For 50 years beginning during World War II, the island of Kaho`olawe was rocked by bombs, dropped by the U.S. military for naval training. Hawaii residents recall hearing the explosions and feeling the ground shake as missiles left gouges in the earth. Now, after decades of protest efforts, cultural reconnection and environmental restoration, a process of healing is continuing as a strategic plan is being developed to guide Kaho`olawe’s future.
Once a spiritual and cultural center for Native Hawaiians, trespassing on Kaho`olawe was prohibited for half a century. In the early 1970s, people began questioning those laws, and in 1976, the Protect Kaho`olawe `Ohana (PKO) formed and filed a suit in federal court to stop the bombing.…
By Lori-Lei Rawlins-Crivello
The Kulaia festival two weeks ago revived a historic tradition of aloha surrounding the annual canoe races during which paddlers and community would gather together. Pictured here, Hawaiian immersion students participated in the celebration that closed Kaunakakai’s main street for the festivities. This coming weekend, the spirit of Kulaia will be carried forward during the Festivals of Aloha events and Sunday’s Molokai Hoe canoe race. Photo courtesy of Lori-Lei Rawlins-Crivello
Historical records dating back to 1865 note Hawaiian outrigger canoe race competitions as one of the many events our kupuna took part in during annual la kulaia, days of festivities honoring the Kingdom of Hawaii and especially honoring our beloved monarchy. …
I Ola Kanaloa News Release
I Ola Kanaloa! Life to Kanaloa! Community gatherings are being organized throughout the islands to premier a new film about the island of Kanaloa Kaho’olawe and launch discussions about the Draft 2026 Strategic Plan for Kanaloa called “I Ola Kanaloa!”
The 30-minute film about the island of Kanaloa Kaho’olawe is part of and eight part series called Standing On Sacred Ground by filmmaker Toby McLeod. The overall series tells eight distinct stories from the viewpoints of diverse indigenous communities — stories that evoke ancient and contemporary spiritual connections to earth, while exploring how the health of our global environment can be sustained through respectful understanding of the sacred lands and traditions of these native peoples.…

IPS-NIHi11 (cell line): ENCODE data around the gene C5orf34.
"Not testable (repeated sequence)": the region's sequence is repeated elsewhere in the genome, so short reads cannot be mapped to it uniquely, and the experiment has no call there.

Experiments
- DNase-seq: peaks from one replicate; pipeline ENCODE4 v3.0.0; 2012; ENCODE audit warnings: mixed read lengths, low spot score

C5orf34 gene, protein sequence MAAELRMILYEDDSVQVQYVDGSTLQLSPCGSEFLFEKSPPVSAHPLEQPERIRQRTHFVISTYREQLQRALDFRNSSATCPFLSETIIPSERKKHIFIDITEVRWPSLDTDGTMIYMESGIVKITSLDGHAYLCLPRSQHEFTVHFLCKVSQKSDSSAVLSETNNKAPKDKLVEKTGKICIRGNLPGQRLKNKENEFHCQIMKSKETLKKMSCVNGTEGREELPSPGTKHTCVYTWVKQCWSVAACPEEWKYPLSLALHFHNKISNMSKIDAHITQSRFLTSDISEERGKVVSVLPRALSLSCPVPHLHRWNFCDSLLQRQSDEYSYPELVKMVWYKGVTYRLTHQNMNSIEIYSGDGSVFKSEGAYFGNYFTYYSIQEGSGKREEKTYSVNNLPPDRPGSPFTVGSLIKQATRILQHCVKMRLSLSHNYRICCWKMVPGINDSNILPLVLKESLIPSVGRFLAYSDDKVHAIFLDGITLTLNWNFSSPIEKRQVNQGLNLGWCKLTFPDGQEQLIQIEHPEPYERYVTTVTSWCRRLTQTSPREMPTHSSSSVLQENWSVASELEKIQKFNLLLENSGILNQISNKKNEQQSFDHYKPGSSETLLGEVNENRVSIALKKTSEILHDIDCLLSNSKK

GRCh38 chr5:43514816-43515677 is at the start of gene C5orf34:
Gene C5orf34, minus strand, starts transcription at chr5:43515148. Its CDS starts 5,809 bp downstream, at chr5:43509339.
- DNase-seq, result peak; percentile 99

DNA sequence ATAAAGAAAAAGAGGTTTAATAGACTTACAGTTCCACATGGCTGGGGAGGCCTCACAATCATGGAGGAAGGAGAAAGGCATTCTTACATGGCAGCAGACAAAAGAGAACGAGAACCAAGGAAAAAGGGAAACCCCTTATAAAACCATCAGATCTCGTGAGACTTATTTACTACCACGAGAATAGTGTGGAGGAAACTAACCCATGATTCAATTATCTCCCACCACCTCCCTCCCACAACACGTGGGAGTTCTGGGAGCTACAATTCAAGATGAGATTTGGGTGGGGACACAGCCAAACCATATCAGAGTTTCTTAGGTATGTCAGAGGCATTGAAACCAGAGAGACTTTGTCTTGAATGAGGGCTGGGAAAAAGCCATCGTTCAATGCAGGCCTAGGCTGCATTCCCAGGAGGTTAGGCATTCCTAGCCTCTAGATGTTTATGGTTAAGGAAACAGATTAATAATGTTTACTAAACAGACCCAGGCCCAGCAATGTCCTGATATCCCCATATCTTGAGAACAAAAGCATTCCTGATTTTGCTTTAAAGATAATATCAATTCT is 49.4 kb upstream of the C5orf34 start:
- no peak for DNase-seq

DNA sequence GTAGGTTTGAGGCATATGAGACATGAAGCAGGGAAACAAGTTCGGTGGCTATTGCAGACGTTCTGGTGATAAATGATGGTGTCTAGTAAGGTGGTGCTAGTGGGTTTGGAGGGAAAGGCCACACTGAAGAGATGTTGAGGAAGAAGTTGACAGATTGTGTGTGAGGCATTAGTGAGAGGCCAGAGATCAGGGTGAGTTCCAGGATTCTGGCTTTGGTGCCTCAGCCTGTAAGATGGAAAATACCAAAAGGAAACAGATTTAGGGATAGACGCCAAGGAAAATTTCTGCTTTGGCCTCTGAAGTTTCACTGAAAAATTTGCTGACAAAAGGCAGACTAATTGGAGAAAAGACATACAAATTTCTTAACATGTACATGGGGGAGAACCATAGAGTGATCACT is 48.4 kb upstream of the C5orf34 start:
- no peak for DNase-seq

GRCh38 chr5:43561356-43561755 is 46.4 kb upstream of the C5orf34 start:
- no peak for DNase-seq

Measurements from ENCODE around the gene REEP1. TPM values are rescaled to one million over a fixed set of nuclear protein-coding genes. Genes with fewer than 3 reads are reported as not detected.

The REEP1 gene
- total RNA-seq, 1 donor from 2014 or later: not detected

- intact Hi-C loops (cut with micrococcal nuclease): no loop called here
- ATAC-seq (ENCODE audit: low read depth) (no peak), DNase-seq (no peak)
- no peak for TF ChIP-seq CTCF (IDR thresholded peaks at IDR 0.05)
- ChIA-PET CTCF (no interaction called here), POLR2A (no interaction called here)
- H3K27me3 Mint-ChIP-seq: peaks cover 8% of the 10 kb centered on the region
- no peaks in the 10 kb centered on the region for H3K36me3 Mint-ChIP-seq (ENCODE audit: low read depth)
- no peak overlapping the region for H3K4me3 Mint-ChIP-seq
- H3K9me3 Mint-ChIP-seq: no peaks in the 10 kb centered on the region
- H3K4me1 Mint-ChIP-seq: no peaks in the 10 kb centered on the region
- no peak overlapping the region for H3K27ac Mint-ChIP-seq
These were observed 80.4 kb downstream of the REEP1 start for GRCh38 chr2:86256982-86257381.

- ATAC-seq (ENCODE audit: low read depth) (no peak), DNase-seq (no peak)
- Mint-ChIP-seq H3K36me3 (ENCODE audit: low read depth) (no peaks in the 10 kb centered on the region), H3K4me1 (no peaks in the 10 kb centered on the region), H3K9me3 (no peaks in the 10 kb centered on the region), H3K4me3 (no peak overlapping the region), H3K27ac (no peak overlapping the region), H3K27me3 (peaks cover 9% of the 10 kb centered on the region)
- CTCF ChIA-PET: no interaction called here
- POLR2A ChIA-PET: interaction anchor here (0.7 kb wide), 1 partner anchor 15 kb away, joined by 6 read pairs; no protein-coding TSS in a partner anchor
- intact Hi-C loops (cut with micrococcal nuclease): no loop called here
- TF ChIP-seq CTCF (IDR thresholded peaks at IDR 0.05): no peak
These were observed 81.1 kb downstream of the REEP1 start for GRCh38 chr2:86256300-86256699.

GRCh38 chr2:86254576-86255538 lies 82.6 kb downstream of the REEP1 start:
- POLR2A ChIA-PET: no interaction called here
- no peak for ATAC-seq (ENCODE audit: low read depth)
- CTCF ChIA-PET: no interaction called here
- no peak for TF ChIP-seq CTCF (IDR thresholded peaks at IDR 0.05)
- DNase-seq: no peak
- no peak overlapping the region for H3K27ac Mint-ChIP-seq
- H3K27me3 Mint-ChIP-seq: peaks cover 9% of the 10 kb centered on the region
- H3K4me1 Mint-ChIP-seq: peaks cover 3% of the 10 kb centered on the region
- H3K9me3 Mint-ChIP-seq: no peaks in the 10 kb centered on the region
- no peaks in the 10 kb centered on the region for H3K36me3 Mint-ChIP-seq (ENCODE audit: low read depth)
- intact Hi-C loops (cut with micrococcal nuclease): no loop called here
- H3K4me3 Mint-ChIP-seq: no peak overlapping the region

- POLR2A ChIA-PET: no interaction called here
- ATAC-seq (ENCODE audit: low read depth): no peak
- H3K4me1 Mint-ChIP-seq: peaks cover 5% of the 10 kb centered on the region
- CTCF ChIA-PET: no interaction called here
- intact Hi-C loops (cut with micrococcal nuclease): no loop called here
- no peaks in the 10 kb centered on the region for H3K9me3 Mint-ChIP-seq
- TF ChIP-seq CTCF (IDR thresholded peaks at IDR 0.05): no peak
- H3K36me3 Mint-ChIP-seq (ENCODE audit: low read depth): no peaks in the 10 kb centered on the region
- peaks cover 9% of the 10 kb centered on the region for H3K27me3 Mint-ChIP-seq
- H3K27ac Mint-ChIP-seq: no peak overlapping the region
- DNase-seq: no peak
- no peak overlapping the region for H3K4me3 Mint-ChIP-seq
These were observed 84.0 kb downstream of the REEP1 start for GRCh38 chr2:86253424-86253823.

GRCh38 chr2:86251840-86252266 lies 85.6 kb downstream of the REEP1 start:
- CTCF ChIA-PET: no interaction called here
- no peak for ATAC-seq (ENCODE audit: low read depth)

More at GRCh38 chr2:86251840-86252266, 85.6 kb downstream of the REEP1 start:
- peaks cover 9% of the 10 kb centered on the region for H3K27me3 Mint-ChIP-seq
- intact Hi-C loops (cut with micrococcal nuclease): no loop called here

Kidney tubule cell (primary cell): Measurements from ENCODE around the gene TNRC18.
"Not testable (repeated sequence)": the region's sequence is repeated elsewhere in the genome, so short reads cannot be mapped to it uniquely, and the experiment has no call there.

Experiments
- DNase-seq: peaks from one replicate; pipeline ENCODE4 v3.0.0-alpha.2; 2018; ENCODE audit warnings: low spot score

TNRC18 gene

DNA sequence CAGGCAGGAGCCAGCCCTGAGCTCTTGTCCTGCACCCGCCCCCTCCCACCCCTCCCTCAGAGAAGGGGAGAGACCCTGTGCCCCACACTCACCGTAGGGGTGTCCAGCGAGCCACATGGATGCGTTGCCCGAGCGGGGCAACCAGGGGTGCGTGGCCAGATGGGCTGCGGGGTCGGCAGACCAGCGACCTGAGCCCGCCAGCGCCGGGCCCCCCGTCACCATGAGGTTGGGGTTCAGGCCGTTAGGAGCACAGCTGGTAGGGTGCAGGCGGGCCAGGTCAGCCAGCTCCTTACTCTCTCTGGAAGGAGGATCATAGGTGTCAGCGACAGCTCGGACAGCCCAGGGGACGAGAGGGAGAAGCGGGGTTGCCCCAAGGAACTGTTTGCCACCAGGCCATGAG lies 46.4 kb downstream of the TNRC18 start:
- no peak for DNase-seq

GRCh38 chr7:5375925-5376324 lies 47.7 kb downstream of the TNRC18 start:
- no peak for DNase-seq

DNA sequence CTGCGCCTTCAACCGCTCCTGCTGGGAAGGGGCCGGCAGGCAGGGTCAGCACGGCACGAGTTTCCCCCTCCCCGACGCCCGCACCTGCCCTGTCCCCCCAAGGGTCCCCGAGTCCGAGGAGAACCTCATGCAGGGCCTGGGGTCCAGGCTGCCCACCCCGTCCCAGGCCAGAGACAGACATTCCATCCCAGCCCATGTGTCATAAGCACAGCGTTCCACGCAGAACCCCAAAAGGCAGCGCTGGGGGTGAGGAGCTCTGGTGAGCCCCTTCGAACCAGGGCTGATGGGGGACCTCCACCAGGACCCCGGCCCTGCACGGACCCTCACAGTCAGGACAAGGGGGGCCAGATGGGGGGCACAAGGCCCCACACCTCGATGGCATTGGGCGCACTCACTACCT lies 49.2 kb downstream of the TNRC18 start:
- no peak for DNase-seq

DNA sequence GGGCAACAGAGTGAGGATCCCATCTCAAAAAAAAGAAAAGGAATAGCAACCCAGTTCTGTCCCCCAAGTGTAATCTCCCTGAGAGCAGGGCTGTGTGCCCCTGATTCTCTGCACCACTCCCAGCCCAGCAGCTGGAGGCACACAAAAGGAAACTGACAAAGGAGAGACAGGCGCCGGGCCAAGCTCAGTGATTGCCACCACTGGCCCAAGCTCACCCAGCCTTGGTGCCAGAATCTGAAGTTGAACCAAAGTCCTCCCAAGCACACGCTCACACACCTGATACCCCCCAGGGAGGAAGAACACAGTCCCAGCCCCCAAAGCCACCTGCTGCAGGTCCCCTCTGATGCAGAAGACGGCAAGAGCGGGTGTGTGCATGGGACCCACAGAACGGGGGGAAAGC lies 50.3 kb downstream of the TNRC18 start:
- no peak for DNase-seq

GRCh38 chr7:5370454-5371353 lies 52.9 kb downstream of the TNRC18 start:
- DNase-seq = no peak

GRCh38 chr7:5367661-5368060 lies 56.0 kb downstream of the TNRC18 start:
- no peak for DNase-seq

By Jesse Church
Aloha my fellow veterans and residents of Molokai, old Jesse here with all the veterans news and upcoming events. Kick the bucket, bite the dust, pushing up daisies. All creative ways to say, he or she is no longer with us, and of course the military way to highlight death is, he bought the farm. Why? Around WWII, pilots began to say that when a jet crashed on a farm, the farmer usually sued the government for damages done to his farm by the crash. The amount demanded was either more than or equal to the mortgage, around $10,000 at the time, buying the farm outright.…
Photo by Laura Pilz.
With colorful lei draped carefully over each arm, volunteers set out across the gently sloping Papaloa cemetery in Kalaupapa last week with the goal of honoring and remembering each and every kupuna buried on the peninsula.
Pausing briefly at each marker to lay a hand or say a quiet prayer, the group quietly made their way through the acres of headstones, lovingly leaving a lei at each one.
The Makanalua peninsula, commonly known as Kalaupapa, serves as the final resting place for thousands of Hansen’s disease patients who were once banished there.